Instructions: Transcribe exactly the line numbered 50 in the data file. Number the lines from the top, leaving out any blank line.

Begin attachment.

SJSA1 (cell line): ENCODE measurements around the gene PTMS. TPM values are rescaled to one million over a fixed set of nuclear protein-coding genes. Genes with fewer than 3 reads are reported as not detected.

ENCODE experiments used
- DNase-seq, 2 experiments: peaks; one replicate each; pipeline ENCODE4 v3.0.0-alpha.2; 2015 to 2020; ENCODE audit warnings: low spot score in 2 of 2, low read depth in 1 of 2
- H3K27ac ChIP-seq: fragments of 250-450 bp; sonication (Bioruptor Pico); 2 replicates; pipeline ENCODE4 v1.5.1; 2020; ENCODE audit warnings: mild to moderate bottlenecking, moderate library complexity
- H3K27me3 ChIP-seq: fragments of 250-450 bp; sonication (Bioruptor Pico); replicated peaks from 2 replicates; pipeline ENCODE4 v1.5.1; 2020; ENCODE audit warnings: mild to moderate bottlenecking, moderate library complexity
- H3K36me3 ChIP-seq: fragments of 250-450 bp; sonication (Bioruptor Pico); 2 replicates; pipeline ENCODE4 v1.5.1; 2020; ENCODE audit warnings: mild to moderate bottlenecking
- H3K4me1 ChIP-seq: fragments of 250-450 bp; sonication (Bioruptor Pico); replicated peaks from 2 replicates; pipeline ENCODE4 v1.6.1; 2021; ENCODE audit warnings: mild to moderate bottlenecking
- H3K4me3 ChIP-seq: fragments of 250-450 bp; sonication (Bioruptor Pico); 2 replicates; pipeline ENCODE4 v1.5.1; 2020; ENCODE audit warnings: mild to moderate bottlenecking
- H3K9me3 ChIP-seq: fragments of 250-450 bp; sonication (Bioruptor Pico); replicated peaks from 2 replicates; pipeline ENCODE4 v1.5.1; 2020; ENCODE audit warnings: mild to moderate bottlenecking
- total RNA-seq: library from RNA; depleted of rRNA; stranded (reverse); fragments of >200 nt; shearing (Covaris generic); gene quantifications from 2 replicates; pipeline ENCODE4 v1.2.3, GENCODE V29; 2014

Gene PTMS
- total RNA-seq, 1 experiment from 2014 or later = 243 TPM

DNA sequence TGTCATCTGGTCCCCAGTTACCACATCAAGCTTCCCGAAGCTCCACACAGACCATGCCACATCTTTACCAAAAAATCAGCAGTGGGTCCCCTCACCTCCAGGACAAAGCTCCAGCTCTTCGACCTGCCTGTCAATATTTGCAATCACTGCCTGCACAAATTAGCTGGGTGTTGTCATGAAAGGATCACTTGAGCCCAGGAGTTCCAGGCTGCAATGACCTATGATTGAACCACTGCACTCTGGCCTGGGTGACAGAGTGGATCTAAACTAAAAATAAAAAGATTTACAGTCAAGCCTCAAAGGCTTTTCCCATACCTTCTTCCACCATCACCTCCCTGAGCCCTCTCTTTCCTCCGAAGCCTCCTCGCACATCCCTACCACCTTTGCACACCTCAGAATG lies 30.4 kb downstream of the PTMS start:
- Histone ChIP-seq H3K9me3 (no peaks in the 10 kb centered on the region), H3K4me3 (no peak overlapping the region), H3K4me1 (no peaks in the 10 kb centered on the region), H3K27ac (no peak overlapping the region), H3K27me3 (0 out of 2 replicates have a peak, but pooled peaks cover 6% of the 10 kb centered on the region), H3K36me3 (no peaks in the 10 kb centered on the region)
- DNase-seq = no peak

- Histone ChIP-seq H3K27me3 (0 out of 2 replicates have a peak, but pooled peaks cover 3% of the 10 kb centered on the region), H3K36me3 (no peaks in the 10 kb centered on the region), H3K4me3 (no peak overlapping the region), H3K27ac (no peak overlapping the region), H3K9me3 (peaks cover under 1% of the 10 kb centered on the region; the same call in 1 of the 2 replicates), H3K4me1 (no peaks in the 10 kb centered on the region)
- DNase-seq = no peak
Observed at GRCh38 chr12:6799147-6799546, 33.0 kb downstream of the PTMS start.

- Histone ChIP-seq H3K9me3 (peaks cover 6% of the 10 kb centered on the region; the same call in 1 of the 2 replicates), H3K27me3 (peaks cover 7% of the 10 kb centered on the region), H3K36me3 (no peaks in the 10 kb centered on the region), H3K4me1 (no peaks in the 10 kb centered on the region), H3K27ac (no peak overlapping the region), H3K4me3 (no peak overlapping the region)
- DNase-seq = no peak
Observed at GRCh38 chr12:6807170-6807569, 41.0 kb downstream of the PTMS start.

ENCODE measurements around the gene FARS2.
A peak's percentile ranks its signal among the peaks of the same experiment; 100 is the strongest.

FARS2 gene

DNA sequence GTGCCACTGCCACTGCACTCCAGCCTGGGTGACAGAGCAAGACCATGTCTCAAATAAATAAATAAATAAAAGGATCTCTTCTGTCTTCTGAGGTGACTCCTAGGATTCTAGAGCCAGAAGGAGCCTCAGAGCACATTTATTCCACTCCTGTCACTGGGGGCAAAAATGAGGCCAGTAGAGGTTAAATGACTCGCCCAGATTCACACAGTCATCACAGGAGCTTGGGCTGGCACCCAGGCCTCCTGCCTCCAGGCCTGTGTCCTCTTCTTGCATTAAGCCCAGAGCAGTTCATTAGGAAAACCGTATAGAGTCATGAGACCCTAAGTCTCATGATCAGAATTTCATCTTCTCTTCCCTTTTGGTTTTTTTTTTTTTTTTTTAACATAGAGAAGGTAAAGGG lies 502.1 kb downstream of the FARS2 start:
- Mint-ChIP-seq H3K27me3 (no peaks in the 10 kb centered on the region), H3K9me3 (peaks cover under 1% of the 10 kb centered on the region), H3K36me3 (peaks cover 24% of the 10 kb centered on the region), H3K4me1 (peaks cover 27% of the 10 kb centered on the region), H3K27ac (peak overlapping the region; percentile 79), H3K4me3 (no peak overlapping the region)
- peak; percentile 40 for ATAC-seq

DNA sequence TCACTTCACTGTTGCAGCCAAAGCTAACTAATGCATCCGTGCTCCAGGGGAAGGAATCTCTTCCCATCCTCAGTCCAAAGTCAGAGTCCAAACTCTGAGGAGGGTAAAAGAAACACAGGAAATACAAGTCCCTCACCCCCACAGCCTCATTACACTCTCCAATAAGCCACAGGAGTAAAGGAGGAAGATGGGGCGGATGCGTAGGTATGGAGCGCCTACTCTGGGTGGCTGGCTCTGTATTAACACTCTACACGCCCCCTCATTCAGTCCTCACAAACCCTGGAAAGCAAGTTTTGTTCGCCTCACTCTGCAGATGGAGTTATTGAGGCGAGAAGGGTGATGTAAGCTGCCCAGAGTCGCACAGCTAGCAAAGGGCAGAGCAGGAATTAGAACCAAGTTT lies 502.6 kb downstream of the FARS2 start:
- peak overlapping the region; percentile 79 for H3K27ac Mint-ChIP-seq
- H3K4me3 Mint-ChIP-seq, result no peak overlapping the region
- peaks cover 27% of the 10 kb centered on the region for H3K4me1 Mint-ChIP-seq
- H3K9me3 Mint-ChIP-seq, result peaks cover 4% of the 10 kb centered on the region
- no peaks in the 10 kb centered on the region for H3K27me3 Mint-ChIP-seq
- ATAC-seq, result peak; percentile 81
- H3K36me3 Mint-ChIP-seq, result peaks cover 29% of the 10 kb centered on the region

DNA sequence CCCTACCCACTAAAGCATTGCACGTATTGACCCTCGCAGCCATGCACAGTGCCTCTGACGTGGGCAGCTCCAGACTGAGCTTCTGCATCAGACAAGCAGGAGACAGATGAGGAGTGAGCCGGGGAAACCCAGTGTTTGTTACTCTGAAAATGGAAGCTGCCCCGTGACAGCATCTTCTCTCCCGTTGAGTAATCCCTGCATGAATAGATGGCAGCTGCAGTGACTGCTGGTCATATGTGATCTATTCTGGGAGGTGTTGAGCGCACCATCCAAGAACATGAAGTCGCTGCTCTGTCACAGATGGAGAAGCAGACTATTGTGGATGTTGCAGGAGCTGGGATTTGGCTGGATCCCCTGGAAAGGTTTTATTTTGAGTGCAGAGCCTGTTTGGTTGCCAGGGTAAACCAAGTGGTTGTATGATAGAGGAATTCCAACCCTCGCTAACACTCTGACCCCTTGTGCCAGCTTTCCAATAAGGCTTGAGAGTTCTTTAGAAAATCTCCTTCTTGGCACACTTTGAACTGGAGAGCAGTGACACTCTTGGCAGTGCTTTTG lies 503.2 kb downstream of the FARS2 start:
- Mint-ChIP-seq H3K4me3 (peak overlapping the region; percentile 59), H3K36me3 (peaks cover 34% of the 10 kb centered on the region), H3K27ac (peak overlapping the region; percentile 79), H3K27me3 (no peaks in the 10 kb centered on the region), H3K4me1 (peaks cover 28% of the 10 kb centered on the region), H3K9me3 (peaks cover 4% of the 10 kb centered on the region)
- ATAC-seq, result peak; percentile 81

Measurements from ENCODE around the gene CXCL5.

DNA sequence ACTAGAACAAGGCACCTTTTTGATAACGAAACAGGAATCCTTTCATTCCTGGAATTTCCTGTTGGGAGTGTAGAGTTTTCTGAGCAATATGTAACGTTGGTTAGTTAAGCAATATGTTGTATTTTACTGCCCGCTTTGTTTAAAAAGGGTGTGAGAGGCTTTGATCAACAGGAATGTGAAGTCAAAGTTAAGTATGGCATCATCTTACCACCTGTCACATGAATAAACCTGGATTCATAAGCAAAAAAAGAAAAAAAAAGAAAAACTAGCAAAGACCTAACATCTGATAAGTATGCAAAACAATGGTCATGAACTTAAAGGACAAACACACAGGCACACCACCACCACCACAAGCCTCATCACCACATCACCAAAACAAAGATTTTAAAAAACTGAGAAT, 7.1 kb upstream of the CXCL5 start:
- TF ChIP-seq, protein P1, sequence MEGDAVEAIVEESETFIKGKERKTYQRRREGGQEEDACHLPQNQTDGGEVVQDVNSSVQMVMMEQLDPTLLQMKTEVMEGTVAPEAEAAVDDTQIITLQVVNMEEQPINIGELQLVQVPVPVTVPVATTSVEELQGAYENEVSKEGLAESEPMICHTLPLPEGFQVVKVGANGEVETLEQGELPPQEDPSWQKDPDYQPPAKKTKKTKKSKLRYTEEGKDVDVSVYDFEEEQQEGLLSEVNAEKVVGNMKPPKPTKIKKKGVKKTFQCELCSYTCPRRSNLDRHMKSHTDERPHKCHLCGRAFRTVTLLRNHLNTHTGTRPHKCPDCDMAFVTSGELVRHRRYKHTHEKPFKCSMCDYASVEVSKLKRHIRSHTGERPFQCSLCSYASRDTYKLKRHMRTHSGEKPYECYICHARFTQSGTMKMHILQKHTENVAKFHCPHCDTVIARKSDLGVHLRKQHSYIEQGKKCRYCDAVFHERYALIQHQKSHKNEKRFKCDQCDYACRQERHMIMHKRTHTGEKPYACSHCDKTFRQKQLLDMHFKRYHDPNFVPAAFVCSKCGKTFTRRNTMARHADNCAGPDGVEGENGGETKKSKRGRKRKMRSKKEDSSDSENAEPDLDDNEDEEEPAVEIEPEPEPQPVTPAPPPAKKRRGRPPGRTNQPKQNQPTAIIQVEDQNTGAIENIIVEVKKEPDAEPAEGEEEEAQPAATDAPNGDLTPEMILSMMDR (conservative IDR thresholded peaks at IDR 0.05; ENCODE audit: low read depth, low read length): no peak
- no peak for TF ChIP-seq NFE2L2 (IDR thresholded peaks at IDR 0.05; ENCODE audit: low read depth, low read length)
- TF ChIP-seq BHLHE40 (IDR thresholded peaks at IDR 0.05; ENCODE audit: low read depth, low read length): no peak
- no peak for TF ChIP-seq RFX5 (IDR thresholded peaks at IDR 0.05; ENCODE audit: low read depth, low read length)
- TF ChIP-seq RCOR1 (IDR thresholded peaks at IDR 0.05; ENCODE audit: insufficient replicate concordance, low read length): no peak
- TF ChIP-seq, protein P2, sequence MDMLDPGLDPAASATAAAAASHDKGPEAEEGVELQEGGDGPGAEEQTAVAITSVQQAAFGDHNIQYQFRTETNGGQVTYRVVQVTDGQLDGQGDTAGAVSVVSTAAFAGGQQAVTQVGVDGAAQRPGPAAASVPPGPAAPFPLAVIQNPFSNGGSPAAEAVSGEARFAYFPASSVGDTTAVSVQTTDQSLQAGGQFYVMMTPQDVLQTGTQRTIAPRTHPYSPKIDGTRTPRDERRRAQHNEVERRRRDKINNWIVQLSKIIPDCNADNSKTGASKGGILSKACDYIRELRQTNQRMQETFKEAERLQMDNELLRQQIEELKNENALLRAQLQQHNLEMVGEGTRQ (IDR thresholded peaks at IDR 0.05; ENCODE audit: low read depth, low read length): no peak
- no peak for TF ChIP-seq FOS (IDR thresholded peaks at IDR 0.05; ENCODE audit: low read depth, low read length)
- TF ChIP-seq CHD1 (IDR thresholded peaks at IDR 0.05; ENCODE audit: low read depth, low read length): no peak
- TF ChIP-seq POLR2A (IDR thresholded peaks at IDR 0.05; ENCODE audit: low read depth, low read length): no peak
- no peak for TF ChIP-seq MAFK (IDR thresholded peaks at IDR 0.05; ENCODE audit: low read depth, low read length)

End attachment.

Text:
- no peak for TF ChIP-seq MAFK (IDR thresholded peaks at IDR 0.05; ENCODE audit: low read depth, low read length)